Scientists at Stanford University have begun to explore what intelligent machines will mean for people's every day lives, as well as for the economy, in another 20, 50 or 100 years.
Sonia Chernova, an assistant professor of computer science at Worcester Polytechnic Institute, said she doesn't see any foundation for the alarmist statements recently made about AI. However, she said scientists should discuss the effects that future advances in the technology could have on society.
"There are a lot of people thinking about this," Chernova said. "It's not like we're blindly forging ahead. We are taking this seriously but, at the same time, we don't feel there's any kind of imminent concern right now." She added that part of this fear of robotics appears to be a cultural issue.
"If I say something to an American about being a roboticist, they inevitably say, 'Oh, you're going to take over the world!' " said Chernova. "If I'm in Japan, I get a different response. They say, 'That's fantastic. You're helping people. I can't wait to have a robot helping around the house.' In the West, movies and video games — our culture — promote the idea that robots are dangerous."
Lynne Parker, a division director in Information and Intelligent Systems with the National Science Foundation, agreed that Americans and others in the West probably have a greater fear of robots because of movies like The Terminator and the TV show Battlestar Galactica.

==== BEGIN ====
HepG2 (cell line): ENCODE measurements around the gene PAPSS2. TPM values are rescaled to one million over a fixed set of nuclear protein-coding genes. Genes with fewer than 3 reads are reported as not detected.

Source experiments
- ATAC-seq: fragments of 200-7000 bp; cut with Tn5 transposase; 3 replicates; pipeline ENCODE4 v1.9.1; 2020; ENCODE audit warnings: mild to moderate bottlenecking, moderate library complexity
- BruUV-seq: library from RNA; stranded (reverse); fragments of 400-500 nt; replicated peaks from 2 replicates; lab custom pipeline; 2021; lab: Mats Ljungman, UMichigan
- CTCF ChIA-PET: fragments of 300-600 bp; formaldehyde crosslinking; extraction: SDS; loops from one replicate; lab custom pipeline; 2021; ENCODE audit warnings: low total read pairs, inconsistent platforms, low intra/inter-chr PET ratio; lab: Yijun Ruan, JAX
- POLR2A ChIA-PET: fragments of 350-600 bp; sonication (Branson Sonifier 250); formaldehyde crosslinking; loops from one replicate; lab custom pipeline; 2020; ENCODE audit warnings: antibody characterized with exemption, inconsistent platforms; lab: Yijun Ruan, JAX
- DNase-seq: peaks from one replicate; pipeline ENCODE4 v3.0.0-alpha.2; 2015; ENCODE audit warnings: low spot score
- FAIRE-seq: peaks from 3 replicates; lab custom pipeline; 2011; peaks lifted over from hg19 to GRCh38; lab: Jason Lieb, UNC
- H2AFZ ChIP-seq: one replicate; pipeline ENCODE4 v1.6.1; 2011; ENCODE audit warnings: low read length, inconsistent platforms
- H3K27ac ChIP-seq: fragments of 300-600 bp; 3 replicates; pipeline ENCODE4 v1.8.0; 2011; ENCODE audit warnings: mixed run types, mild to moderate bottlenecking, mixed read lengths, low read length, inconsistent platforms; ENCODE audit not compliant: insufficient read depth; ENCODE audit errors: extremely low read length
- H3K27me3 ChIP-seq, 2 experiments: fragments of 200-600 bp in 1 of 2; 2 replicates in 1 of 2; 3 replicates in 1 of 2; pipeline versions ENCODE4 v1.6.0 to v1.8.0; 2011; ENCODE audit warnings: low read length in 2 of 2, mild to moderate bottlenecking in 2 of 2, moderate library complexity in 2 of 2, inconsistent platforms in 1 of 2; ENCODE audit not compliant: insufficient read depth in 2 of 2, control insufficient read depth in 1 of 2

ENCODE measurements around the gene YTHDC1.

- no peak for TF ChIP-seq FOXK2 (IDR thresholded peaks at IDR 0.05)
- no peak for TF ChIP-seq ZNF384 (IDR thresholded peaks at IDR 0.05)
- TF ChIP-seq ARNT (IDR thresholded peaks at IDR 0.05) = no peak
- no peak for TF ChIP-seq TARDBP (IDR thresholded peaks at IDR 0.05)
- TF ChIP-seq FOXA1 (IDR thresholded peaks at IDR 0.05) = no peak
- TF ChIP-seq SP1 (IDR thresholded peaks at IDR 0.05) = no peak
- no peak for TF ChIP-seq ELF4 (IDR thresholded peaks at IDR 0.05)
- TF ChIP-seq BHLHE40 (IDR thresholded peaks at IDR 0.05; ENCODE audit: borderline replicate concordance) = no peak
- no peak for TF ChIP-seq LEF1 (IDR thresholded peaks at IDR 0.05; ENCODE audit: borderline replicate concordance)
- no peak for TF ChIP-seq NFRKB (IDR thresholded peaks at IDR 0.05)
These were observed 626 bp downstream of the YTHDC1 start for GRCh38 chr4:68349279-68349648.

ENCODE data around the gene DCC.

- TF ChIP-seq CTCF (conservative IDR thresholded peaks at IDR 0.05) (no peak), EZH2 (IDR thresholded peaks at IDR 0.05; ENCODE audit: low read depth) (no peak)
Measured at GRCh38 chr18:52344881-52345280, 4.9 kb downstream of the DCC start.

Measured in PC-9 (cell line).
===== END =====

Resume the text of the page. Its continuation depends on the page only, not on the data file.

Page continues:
"I think Hollywood has contributed to this," she said. "The Japanese society has embraced robots. They've really embraced it as a culture."
Parker was quick to point out that we are still far away from having any kind of intelligent machines that we need to fear.
"The robotics people know how far we are from getting anything that works reliably," she said. "It doesn't mean that technology developers don't have a responsibility to try to use these technologies in responsible ways. We need to have conversations about what to do with this. It's our responsibility."
With advances in AI research, a machine today can look at a picture and identify an object, such as a cat or a bottle. However, Parker noted that the machine still doesn't have any understanding of what a cat or a bottle is.
"For robots to become conscious of what they're doing and reason in a way to overcome us, that's really science fiction," she said. "Robotics is very far from having any consciousness and understanding of what it's doing, but we're still responsible to discuss the potential harm and see what we can do to mitigate it."
Etzioni said long-term attention to the future of AI is appropriate but he has concerns that headline-grabbing and fearful statements about the technology could slow research or the funding needed for research.
Sign up for MIS Asia eNewsletters.